Aaron died on Mount Hor just southeast of the Dead Sea in the Wilderness. Poor Aaron was not permitted, as was Moses, to see the Land of Promise beyond Jordan Waters. The scriptures tell us that Aaron was gathered to his people there on desolate Mount Hor. There should be cause for rejoicing in this fact because it tells us that we, too, shall be gathered to our loved ones at the moment of death in the paradise of God. We are not simply gathered to multitudes of the dead, but loved ones of the living who have known and believed the promise made unto Abraham of the Redeemer who would come in the fullness of time. It is interesting to observe that Moses, too, would be gathered to His people on Mount Pisgah at a later point in time. That means that Moses was gathered to Aaron and Miriam, among others, at that moment of is decease. Of course, Moses did not cease to exist as a living, vital man at the moment of God taking his life on Pisgah. The next time we see Moses in Holy Scripture, he was on yet another mountain, and a more blessed one: “1 And after six days Jesus taketh Peter, James, and John his brother, and bringeth them up into an high mountain apart, 2 And was transfigured before them: and his face did shine as the sun, and his raiment was white as the light. 3 And, behold, there appeared unto them Moses and Elias talking with him. 4 Then answered Peter, and said unto Jesus, Lord, it is good for us to be here: if thou wilt, let us make here three tabernacles; one for thee, and one for Moses, and one for Elias. 5 While he yet spake, behold, a bright cloud overshadowed them: and behold a voice out of the cloud, which said, This is my beloved Son, in whom I am well pleased; hear ye him.” (Matt 17:1-5)
Herein lies another subtly-clad truth for us: We are not to make our ministers into idols to worship them, but to hear their words and govern ourselves accordingly – but only insofar as they are the pure words of God without admixture of error. God buried Moses on a lonely mountain in Moab so that no man knows the place of his grave. Why do you suppose God did this? It was to prevent the people of Israel from making a shrine of his grave and an idol of his form to worship him.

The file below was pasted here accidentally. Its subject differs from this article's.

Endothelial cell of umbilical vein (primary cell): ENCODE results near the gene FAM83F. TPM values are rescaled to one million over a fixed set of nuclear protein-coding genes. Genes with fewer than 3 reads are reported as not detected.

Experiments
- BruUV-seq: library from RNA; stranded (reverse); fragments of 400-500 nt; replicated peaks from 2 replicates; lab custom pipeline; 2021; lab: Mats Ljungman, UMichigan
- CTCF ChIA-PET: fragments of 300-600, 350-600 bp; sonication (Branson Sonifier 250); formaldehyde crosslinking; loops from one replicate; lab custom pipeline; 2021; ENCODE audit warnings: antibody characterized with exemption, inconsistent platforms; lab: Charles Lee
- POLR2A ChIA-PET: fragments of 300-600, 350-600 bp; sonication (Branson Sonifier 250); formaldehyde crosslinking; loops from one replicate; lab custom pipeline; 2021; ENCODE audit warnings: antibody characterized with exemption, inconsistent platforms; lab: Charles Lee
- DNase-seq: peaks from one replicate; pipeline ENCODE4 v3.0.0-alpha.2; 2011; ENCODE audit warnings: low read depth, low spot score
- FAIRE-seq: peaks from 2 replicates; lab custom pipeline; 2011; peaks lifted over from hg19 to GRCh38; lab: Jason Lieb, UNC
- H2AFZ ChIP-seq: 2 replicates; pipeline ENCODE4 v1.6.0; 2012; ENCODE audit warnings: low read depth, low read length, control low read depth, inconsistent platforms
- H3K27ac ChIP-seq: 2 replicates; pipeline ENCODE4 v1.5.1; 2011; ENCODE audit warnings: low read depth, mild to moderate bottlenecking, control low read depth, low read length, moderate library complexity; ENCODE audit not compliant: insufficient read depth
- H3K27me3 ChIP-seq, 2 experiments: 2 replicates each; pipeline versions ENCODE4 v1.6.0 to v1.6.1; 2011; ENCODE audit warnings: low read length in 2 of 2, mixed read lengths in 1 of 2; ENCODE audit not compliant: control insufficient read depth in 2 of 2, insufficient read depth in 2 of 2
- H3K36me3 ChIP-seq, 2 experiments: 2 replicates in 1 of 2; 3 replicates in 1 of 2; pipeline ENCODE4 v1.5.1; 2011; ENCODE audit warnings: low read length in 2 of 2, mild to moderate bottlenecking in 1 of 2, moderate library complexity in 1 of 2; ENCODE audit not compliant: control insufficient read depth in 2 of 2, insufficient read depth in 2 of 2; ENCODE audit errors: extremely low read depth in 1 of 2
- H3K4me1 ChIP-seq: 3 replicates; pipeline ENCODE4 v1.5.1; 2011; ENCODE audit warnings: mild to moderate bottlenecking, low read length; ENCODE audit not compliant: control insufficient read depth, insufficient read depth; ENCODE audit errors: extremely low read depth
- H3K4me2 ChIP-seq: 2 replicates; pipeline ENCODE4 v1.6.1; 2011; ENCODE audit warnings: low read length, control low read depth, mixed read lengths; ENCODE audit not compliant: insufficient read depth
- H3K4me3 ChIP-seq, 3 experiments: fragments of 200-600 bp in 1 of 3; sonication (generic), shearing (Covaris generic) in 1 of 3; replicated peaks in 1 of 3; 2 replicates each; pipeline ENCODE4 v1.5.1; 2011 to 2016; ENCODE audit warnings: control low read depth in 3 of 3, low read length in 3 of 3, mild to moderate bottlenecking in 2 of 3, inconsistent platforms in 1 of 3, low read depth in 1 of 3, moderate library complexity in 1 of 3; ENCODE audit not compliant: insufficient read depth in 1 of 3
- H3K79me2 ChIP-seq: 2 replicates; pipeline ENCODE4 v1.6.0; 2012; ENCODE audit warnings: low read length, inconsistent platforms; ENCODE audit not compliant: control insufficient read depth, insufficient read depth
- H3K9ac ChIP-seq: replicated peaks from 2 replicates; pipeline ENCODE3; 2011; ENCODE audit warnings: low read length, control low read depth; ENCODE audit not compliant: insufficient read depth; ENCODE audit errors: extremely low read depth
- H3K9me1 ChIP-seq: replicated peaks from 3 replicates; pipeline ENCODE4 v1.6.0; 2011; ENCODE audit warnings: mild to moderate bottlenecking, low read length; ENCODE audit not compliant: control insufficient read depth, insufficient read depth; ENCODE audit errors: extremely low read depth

Another beautiful fact is this: Aaron did not die on the mountain slope, but at the very peak of Mount Hor. It was the place closest to God in that wilderness area. So, is Aaron a man of past tense, or of the eternal present tense of the great I AM? He was a High Priest who served the Lord until the last though, as are all such servants, a mortal subject to the weakness and faults common to the entire race of men – even believers. He seems to have grown in sanctification from the moment of leaving Egypt and crafting the Golden Calf; but nevertheless capable of falling short of the standard God sets for His people. If you are honest with yourself, you will admit that you, too, fall far short of the righteousness of God. “For all have sinned, and come short of the glory of God;” (Romans 3:23) Paul did not say that SOME of us fall short, but ALL of us. So what is the remedy? Is it not the forgiveness, mercy, and redemption made available to us through the sacrificial death of God’s only Begotten Son? “Being justified freely by his grace through the redemption that is in Christ Jesus: Whom God hath set forth to be a propitiation through faith in his blood, to declare his righteousness for the remission of sins that are past, through the forbearance of God; To declare, I say, at this time his righteousness: that he might be just, and the justifier of him which believeth in Jesus.” (Romans 3:24-26) It may be a comfort to know that we, being sons and daughters of Abraham, will be gathered to our people at the end. This INCLUDES our brother, Aaron! AMEN!